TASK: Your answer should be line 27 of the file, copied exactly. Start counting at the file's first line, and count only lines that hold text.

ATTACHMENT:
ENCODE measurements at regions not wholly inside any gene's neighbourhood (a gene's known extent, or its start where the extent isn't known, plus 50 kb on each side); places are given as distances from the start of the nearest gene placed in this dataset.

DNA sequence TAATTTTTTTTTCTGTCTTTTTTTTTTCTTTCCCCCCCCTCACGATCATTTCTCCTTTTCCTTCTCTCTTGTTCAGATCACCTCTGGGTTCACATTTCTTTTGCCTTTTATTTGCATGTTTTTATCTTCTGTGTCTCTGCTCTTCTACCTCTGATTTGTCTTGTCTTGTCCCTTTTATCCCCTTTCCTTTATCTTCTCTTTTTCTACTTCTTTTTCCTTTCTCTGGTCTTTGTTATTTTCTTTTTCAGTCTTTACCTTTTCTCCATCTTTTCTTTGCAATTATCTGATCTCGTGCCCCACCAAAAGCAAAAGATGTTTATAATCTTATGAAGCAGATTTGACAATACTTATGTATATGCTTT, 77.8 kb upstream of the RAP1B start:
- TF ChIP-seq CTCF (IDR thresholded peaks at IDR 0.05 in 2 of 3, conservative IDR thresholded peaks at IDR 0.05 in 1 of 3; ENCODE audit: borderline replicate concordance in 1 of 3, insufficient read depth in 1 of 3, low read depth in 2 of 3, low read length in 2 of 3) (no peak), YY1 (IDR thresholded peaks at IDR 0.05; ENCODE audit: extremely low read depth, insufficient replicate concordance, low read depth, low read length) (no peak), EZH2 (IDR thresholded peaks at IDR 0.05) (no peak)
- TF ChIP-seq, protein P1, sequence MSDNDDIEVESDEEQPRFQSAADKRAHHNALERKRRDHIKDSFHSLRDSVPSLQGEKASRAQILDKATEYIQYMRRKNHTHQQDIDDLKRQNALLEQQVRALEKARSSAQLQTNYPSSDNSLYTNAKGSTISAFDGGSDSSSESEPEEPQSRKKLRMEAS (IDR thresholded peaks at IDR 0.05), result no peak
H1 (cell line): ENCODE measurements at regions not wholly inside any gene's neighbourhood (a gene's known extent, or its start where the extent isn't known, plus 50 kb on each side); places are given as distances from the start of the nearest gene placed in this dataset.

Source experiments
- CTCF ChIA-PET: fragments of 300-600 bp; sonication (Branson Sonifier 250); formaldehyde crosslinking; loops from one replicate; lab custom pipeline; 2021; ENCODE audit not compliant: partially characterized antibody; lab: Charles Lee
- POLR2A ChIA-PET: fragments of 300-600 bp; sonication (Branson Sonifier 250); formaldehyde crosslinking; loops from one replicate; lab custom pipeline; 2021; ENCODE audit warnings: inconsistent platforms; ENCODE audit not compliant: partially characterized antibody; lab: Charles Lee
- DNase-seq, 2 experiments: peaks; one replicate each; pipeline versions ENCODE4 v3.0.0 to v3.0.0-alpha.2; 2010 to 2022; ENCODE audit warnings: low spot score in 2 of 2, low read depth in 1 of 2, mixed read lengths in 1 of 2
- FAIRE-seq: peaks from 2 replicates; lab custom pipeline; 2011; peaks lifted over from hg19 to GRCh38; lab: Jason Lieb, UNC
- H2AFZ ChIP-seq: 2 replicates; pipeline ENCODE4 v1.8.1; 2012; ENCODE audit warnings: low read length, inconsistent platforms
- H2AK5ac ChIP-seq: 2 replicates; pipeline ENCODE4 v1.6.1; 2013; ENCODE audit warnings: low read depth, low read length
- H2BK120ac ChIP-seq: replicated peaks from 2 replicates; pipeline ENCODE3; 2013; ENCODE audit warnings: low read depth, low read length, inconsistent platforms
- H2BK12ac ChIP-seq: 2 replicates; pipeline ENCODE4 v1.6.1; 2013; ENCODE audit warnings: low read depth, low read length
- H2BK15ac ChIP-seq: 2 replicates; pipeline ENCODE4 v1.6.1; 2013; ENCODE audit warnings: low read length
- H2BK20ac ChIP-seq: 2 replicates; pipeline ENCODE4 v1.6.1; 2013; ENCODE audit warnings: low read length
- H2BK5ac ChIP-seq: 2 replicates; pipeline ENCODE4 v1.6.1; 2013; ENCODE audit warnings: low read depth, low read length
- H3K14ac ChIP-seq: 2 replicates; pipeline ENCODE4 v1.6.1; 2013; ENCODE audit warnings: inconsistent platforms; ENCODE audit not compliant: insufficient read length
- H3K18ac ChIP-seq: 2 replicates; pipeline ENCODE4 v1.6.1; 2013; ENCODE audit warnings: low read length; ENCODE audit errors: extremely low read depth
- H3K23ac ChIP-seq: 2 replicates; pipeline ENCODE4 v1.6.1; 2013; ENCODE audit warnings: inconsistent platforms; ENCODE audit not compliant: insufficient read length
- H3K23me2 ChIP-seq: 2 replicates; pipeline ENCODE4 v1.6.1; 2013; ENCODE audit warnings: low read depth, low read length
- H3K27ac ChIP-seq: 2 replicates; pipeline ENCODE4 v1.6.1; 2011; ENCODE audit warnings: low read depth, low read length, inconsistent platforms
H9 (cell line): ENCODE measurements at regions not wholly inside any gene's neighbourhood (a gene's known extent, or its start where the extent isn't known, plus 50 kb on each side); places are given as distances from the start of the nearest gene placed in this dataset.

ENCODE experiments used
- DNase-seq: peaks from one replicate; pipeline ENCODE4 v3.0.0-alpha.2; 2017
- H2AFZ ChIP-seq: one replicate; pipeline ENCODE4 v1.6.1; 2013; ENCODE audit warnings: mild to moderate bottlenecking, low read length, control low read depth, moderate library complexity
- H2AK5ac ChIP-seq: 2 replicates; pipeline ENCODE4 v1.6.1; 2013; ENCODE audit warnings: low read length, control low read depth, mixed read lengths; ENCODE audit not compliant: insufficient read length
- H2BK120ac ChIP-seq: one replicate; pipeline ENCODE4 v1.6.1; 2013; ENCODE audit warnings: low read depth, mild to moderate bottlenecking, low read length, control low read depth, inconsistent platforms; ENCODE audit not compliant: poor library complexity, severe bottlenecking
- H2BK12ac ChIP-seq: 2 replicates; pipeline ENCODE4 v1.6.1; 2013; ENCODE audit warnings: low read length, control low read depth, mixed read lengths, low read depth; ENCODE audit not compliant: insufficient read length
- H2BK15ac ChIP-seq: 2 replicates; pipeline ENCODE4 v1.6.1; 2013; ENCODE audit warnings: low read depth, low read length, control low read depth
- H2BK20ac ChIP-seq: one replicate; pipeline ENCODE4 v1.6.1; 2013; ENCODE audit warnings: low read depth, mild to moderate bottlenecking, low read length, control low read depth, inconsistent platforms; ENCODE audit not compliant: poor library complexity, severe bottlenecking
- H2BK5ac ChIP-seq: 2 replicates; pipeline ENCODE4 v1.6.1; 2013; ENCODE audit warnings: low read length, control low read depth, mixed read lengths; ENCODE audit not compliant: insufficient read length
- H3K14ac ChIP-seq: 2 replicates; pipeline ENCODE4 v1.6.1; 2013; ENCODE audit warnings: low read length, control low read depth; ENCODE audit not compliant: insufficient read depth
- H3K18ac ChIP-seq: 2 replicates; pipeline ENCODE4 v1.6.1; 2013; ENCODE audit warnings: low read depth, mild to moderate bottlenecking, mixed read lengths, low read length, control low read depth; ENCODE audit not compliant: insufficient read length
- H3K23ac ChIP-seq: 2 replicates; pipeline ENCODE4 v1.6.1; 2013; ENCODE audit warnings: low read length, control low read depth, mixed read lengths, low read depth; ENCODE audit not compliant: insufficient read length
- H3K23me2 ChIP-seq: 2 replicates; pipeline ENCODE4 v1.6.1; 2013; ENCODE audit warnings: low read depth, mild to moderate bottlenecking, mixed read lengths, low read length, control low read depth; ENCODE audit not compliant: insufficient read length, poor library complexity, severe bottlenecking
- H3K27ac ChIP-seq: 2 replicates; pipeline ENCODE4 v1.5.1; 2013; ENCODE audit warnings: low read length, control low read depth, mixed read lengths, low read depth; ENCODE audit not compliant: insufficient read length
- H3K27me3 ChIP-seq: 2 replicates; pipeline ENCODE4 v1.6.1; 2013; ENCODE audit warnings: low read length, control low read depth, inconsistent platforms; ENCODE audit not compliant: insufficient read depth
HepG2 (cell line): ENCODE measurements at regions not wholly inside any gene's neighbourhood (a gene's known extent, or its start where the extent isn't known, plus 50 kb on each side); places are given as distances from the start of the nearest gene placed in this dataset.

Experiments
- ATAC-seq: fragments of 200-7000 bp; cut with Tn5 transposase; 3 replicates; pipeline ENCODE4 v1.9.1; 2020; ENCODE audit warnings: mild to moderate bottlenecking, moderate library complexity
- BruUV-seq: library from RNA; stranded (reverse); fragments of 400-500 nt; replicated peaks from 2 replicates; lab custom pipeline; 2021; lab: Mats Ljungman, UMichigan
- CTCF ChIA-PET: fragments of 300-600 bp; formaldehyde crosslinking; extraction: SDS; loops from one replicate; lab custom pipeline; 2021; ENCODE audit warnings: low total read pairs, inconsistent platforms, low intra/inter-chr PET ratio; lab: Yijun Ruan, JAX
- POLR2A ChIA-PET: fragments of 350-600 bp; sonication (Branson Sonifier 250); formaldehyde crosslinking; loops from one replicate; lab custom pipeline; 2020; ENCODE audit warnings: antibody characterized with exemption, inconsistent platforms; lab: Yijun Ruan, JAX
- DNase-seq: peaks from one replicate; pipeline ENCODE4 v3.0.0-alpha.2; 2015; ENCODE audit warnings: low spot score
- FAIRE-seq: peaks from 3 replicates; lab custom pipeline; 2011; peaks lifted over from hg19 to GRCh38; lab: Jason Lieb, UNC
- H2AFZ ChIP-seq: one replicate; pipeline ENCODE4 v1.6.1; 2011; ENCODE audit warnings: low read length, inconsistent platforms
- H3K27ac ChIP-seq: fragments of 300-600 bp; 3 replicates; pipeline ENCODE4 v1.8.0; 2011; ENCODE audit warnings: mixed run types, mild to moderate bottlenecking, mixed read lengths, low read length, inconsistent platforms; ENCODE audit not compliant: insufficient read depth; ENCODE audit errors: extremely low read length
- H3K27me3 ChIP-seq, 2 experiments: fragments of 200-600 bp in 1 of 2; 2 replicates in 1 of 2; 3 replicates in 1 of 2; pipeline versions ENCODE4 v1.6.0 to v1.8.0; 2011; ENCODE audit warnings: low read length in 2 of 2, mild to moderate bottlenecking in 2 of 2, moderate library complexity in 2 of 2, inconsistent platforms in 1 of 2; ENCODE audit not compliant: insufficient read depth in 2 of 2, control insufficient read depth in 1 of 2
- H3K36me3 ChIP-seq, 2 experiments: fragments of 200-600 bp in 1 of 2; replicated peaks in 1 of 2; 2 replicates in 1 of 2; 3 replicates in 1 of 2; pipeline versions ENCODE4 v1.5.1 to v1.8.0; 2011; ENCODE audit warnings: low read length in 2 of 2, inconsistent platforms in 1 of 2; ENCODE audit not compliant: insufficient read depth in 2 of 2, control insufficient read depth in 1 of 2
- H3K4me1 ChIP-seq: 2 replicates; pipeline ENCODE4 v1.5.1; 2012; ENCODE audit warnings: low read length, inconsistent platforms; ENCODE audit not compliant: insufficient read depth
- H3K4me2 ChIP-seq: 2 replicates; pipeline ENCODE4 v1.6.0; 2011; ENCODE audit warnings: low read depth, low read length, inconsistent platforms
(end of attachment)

- H2AK5ac ChIP-seq: 2 replicates; pipeline ENCODE4 v1.6.1; 2013; ENCODE audit warnings: low read length, control low read depth, mixed read lengths; ENCODE audit not compliant: insufficient read length